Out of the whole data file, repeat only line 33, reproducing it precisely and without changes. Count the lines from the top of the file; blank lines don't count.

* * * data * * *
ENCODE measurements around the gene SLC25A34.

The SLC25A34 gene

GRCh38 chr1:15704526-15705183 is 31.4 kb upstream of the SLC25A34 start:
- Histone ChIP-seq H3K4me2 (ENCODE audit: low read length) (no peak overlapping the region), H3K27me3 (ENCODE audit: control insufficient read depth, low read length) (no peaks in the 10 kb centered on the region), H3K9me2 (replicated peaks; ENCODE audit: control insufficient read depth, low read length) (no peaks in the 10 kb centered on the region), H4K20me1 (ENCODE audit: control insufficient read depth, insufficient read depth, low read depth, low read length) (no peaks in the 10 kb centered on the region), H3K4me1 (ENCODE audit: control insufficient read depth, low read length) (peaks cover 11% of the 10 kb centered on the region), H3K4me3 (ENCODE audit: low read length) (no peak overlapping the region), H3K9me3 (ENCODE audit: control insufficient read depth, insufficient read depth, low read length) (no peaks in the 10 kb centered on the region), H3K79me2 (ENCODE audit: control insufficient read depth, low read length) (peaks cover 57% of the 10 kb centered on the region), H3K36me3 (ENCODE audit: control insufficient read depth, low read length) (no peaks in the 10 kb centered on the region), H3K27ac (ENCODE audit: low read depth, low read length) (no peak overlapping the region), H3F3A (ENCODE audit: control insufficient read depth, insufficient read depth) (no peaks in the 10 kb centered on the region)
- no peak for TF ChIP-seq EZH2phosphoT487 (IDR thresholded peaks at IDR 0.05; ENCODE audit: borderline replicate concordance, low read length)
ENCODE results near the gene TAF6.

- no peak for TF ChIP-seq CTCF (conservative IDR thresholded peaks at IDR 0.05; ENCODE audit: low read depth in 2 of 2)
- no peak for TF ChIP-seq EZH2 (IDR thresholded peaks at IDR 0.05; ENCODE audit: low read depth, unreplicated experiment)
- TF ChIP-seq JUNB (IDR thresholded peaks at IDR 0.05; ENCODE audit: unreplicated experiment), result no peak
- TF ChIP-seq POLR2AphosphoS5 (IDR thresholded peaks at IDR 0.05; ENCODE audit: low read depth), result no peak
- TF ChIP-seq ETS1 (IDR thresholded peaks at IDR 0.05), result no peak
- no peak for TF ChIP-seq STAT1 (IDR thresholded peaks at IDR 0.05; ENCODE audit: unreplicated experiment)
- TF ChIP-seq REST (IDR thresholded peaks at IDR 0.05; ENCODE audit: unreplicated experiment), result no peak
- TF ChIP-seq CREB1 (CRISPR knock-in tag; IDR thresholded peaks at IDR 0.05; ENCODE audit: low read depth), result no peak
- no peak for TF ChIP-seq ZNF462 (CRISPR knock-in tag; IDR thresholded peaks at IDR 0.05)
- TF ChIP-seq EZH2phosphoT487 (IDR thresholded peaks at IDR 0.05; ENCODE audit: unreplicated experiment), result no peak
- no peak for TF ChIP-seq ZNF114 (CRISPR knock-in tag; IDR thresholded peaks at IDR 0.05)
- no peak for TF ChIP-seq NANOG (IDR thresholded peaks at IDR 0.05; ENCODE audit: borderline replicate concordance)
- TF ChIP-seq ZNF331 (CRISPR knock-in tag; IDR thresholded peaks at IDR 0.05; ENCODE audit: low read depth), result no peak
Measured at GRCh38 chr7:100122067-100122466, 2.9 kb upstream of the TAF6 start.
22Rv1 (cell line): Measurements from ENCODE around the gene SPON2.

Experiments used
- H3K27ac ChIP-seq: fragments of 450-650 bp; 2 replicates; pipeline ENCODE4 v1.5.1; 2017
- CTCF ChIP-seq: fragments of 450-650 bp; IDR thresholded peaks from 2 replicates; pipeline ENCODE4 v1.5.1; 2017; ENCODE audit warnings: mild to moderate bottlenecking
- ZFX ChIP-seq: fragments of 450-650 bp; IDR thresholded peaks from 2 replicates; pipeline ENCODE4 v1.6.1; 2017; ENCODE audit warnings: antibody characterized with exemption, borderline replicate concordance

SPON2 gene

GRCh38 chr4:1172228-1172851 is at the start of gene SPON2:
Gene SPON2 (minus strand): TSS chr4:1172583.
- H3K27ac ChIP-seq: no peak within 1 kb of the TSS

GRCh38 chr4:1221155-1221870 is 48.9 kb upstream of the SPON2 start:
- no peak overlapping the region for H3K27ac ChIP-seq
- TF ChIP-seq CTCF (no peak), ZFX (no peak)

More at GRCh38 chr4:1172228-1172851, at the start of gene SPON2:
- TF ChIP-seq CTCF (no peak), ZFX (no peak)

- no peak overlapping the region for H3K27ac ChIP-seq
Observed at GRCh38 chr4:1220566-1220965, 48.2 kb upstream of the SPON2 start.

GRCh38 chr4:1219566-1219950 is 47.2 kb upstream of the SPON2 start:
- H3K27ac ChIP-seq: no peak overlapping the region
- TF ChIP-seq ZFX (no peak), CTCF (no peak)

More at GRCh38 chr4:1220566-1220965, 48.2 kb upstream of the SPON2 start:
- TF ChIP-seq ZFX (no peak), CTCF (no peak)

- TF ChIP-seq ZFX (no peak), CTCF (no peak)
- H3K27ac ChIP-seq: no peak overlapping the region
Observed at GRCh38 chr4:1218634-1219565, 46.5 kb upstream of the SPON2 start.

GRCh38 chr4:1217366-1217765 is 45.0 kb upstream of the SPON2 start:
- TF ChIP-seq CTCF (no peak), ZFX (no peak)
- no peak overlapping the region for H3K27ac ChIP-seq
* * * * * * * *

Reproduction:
More at GRCh38 chr4:1172228-1172851, at the start of gene SPON2: